Cinque Terre (October, 2015)
In my last post, I talked about my worst mistake in 2015. In this post, I want to bring back some “positive vibes”. So here’s my best moment in 2015 (travel related).
When I look back at my three months away, there are tons of moments or decisions that really stick out as the best of the trip. Listening to live music in San Marco square, having the perfect pint of Guinness, and falling into the water at Quinta da Regaleira; these are all examples of my favourite moments. And there are many more.
However, one moment stands out above all others, and it set off a chain reaction of moments that really boosted my confidence in travelling alone. The moment that really started it all was during my first photograph of Vernazza, after hiking there from Monterosso. It’s just a plain picture taken with a Canon point-and-shoot camera, but this picture is the exact moment where I said to myself “this feels right”:
Vernazza, Cinque Terre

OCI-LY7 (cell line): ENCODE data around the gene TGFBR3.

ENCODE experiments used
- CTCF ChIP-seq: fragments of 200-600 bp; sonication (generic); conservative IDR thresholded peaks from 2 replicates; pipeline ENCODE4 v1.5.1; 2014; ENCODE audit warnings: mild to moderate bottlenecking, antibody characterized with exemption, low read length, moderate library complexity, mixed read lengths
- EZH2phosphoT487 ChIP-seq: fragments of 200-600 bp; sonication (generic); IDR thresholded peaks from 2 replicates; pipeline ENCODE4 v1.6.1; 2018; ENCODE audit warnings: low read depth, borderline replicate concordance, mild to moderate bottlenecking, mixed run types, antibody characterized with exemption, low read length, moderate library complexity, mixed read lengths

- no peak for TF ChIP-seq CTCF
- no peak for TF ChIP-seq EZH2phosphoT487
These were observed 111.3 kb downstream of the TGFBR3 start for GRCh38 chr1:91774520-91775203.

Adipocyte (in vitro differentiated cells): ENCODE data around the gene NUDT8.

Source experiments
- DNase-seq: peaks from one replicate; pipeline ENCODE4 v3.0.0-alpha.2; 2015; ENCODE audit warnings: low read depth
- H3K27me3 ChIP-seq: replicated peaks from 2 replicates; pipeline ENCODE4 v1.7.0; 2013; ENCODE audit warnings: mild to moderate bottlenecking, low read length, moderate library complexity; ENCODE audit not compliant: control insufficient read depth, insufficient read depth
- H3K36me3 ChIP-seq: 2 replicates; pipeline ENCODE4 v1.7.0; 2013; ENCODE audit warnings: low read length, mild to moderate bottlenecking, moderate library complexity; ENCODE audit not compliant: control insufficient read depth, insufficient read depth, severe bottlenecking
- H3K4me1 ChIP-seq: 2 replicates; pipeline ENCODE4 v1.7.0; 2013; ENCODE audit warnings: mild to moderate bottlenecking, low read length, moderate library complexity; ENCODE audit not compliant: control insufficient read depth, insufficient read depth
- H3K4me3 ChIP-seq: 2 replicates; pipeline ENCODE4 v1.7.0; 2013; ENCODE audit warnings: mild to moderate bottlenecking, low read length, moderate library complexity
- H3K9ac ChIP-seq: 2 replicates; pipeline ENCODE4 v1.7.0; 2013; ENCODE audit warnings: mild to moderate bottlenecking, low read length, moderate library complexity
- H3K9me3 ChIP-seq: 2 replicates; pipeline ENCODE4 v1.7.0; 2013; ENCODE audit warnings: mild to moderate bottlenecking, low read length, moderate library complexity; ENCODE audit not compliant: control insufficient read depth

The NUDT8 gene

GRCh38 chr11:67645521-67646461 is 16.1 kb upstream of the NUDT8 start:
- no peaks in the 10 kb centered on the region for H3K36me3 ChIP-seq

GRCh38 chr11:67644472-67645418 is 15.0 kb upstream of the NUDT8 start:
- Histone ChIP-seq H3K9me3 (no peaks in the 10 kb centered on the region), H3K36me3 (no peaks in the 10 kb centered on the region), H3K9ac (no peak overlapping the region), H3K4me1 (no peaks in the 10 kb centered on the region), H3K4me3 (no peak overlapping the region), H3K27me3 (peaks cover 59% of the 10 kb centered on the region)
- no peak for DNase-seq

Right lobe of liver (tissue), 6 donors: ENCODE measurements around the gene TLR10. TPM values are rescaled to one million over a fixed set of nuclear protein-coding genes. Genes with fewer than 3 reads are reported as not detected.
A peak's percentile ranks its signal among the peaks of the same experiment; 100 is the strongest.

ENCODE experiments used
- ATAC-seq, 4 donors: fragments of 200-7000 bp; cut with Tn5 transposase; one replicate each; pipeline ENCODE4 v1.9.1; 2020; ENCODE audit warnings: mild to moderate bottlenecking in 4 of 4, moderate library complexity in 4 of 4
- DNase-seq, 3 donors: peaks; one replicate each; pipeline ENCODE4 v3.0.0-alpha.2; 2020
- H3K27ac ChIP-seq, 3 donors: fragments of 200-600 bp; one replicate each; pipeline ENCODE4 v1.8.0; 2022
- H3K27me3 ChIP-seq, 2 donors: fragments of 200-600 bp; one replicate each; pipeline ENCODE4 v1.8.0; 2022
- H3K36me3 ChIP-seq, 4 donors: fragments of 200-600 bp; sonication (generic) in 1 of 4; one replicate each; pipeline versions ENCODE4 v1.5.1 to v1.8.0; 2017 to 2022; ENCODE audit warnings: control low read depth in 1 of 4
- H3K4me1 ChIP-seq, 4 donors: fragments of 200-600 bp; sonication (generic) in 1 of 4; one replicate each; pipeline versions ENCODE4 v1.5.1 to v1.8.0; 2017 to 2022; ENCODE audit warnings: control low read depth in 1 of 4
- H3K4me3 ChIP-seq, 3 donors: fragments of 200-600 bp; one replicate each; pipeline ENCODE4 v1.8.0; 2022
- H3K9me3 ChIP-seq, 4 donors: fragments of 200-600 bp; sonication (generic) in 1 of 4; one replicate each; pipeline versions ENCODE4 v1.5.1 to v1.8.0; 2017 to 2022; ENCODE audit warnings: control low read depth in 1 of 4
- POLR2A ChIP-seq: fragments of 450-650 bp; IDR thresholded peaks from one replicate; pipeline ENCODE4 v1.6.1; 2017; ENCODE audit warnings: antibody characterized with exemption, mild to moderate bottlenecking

I was nearing two weeks into my trip, and boy was I sick. I don’t know what it was, but I wanted to curl up into a ball. That changed when I got to Monterosso, and began my hike towards Vernazza the next morning. It was a warm day, my medicine wasn’t kicking in, and my legs burned as I patiently waited for those in front of me to ascend into the hills of the wineries.
The picture above came about 40-50 minutes in to the “hike”, where hikers are greeted with their first great vantage point of Vernazza, the most photographed town of the Cinque Terre. I patiently waited for everyone to begin their descent towards town. This way I had about 5 minutes of an uninterrupted view of the town before taking my shot.
It was the perfect moment. I was looking at the town that I had begun planning for almost 2 years in advance. And even though I watched all the travel shows I could, read all of the blogs I could, and scrolled through tons of pictures of this place, it was even more beautiful in person. It was the moment where everything came together. I wasn’t in a busy city. I had no train to catch. I had nobody to see. I had all the time in the world and felt no pressure to do anything. It was perfect. It was the moment where I really felt comfortable travelling alone. And it’s the kind of moment that eats away at me as I look towards my next destination.
Shortly after that, I found myself sitting in the harbour of Vernazza, in the middle of the day. The short one hour hike was about as much as my body could handle (it was sad). And I sat there for 2 hours. Hundreds of people rushed in, snapped their pictures, and ran back to their train or boat. Not me. I was in my own little paradise.